It is fairly common for a book to migrate to a screenplay that becomes a movie and ultimately a musical. There are lots of examples—E. L. Doctorow’s Ragtime fits that progression. More common these days is the reverse trajectory of a film that is turned into a musical, like Amélie or Billy Elliot. Shakespeare in Love, the huge seven-time Oscar winning hit of 1998, seems at first glance to be an unlikely candidate to migrate to the stage, but then it was first produced in London by Disney Theatrical, an entity that knows how to manufacture a hit. Adapted by Lee Hall from the screenplay written by Marc Norman and Tom Stoppard, with music by Paddy Cunneen, Shakespeare in Love is not really a musical per se, but rather a play with some singing and dancing and lots of Elizabethan incidental music performed by a smart small combo.
The South Coast Rep’s lavish production of Shakespeare in Love is a feast for the eyes and ears. It is as close to a trip to the Oregon Shakespeare Festival, who produced the show last year, as one could get. The scene is London, 1593, in the reign of Elizabeth I (Elyse Mirto). Will Shakespeare (Paul David Story) is a struggling young playwright in the cutthroat, free wheeling world of London theatrical production, in which backstabbing deals, the purloining of plays, political corruption and more made for an overarching kind of desperation. The plot is complex with appearances by well-known individuals of the time, notably producer Philip Henslowe (Bo Foxworth), actor manager Richard Burbage (Louis Lotorto), playwright Christopher Marlowe (Corey Brill), actor Ned Alleyn (Nick Gabriel), and Queen Elizabeth’s Master of the Revels, Edmund Tilney (David Nevell), who was responsible for overseeing theatrical production and censoring activity that might offend current morals, such as the appearance of a woman on stage; he is something of a comic prig in the show.
The object of Shakespeare’s desire alluded to in the title of the play is the fictional Viola de Lesseps (Carmela Corbett), the super-smart daughter of a wealthy merchant and a lover of the theatre and poetry. She is a willful young woman who cannot see why women should be banned from performing on stage. Aided by her Nurse (Amelia White), she dresses as a boy and auditions for Shakespeare’s new comedy, which he hasn’t written yet, but sports the title Romeo and Ethel, the Pirate’s Daughter. Through many plot twists and turns, the pair fall in love even though she has been betrothed against her will to a grasping, impoverished nobleman, the fictional Lord Wessex (Bill Brochtrup). The unpleasant nobleman has cut a deal with her father (Stephen Caffrey) who is essentially selling his daughter in order to move up the social ladder. Those who know their history will recall that Shakespeare had a wife and children back in Stratford who get some passing references.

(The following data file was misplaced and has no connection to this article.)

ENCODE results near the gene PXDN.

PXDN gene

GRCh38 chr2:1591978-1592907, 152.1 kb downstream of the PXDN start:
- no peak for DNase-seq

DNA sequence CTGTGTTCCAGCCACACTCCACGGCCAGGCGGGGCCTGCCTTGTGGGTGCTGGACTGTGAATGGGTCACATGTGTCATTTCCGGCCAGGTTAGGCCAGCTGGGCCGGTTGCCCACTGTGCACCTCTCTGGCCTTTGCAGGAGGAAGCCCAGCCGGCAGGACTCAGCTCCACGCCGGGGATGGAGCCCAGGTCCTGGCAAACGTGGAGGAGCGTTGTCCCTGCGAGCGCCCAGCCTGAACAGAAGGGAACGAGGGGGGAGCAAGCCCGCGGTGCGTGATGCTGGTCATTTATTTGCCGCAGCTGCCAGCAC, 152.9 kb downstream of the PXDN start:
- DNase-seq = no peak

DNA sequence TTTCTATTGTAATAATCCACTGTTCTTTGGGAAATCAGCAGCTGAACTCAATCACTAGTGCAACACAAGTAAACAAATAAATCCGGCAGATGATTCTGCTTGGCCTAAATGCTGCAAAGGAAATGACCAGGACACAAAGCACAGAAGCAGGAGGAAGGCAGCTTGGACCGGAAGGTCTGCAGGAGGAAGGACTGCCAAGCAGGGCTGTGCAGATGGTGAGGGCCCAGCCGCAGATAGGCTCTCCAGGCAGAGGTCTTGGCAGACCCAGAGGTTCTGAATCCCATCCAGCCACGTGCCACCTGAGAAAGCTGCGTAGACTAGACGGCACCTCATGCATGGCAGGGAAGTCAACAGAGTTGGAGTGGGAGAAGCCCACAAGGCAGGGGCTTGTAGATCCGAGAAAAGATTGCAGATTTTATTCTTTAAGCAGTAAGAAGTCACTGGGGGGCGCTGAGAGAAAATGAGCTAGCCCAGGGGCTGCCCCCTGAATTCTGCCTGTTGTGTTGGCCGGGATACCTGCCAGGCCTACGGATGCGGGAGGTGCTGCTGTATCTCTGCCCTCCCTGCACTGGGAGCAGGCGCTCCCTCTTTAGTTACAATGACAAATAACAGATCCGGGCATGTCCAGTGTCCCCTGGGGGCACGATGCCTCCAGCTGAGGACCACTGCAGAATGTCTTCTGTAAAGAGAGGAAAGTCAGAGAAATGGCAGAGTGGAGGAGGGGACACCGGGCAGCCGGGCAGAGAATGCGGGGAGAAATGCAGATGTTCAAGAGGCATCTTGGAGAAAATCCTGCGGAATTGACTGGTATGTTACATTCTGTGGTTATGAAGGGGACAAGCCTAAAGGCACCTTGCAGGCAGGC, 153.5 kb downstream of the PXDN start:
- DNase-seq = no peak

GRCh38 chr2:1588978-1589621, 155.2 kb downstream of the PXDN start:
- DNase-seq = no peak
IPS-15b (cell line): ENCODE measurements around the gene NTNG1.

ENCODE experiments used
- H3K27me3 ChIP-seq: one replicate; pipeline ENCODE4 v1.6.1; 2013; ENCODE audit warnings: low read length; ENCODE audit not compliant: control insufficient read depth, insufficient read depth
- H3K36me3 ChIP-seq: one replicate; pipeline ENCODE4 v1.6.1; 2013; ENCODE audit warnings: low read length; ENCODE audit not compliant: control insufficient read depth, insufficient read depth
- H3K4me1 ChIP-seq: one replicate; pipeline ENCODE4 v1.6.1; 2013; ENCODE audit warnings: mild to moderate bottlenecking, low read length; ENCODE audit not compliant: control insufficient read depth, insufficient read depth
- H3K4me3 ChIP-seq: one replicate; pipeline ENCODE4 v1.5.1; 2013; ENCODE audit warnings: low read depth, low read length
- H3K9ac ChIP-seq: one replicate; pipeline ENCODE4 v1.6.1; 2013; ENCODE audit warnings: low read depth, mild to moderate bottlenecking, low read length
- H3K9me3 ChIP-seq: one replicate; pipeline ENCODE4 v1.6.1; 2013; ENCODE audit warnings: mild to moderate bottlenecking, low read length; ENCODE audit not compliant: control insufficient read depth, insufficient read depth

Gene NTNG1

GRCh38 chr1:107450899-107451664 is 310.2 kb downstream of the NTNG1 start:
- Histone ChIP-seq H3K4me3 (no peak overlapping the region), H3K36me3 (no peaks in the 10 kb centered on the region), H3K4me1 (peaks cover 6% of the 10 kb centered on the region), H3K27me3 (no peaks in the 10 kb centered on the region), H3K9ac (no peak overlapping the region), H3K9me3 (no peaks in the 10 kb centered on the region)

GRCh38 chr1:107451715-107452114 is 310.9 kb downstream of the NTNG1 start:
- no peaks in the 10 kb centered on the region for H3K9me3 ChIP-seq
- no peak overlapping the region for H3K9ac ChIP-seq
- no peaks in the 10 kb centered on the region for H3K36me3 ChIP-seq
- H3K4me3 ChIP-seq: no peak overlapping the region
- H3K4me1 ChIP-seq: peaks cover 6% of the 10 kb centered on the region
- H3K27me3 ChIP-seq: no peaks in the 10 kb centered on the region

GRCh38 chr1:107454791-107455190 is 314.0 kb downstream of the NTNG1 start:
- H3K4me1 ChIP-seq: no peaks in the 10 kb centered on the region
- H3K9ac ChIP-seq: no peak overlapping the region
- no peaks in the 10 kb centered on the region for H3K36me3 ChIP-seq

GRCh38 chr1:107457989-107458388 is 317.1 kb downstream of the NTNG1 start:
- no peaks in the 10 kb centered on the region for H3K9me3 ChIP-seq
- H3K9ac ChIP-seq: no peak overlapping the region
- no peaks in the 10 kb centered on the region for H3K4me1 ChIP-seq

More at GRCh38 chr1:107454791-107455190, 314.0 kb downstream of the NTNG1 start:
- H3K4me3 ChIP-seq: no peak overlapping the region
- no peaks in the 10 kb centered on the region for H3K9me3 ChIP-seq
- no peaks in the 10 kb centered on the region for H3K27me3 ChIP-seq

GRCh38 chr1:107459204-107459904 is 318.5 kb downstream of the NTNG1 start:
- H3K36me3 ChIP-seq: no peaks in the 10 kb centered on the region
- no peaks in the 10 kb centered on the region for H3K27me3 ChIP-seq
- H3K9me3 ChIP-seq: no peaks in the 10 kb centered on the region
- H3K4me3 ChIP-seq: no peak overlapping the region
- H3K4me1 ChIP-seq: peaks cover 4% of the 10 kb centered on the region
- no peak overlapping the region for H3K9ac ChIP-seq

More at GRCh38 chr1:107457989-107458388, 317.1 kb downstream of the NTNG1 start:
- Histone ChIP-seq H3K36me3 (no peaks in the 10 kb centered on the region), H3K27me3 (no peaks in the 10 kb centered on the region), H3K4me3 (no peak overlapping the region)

The hard working ensemble takes on multiple roles. They are Ricky Abilez, Alicia Erlinger, Matthew Henerson, James MacEwan, Aaron McGee, William Francis McGuire, Nicholas Mongiardo-Cooper, Bing Putney, Adam Silver, and Fleur Zanna, with musicians Alexander “Lex” Leigh, Scott Waara, and Cinnamon Dempsey as Spot, the Dog.
The production, under the direction of Marc Masterson, is well served by a fine creative staff. Ralph Funicello’s scenic design, lit by Jaymi Lee Smith, gives the appearance of solidity with wooden beams that create a false proscenium, as well as a multilevel stage house reminiscent of the classic Elizabethan theatre with an inner below and an inner above. To call Susan Tsu’s costume design sumptuous really doesn’t go far enough. Jeff Polunas is the sound designer; Annie Loui created the choreography, with Scott Waara as music director and David Nevell serving as vocal and dialect coach. Fight director Ken Merckx livens up the stage with some impressive swordplay. The production manager is Joshua Marchesi, and the stage manager is Roxana Khan.
South Coast’s Shakespeare in Love is a rollicking good time. The show is loaded with Shakespeare references and many, many familiar lines that are used in the service of comedy. The truism that “the more you know, the more you get” is totally appropriate here. The air itself is infused with the sparkling language of the Bard.
Shakespeare in Love continues though February 10 on the Segerstrom Stage of South Coast Repertory, 655 Town Center Drive in Costa Mesa.